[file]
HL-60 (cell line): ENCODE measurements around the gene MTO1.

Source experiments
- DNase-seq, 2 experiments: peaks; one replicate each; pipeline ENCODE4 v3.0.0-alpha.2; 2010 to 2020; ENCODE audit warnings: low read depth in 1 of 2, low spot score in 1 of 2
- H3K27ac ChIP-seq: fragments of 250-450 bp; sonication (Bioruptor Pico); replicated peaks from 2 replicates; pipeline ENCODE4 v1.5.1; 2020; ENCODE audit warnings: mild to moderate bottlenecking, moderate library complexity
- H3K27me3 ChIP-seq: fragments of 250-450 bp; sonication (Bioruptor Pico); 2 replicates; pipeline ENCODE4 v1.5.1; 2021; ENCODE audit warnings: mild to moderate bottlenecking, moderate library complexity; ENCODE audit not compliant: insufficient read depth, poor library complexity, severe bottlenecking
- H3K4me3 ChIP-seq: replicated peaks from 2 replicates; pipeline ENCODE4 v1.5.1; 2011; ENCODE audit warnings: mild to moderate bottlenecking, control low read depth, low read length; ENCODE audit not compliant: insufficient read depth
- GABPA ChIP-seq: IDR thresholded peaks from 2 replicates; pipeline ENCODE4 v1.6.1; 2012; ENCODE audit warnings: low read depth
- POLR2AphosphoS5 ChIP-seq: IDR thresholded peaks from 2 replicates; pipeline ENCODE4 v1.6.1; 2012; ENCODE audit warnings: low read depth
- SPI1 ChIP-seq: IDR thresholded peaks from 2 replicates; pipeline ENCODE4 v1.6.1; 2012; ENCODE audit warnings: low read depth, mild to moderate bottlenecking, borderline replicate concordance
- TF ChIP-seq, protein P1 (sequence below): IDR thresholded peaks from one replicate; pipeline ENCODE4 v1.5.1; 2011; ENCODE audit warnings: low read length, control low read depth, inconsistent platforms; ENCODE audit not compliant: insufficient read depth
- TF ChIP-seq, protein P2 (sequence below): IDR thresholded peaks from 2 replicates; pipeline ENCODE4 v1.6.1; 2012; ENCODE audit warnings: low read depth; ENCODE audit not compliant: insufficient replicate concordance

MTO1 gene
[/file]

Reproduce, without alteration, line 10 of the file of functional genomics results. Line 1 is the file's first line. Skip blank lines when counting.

- TF ChIP-seq, protein P1 (sequence below): IDR thresholded peaks from one replicate; pipeline ENCODE4 v1.5.1; 2011; ENCODE audit warnings: low read length, control low read depth, inconsistent platforms; ENCODE audit not compliant: insufficient read depth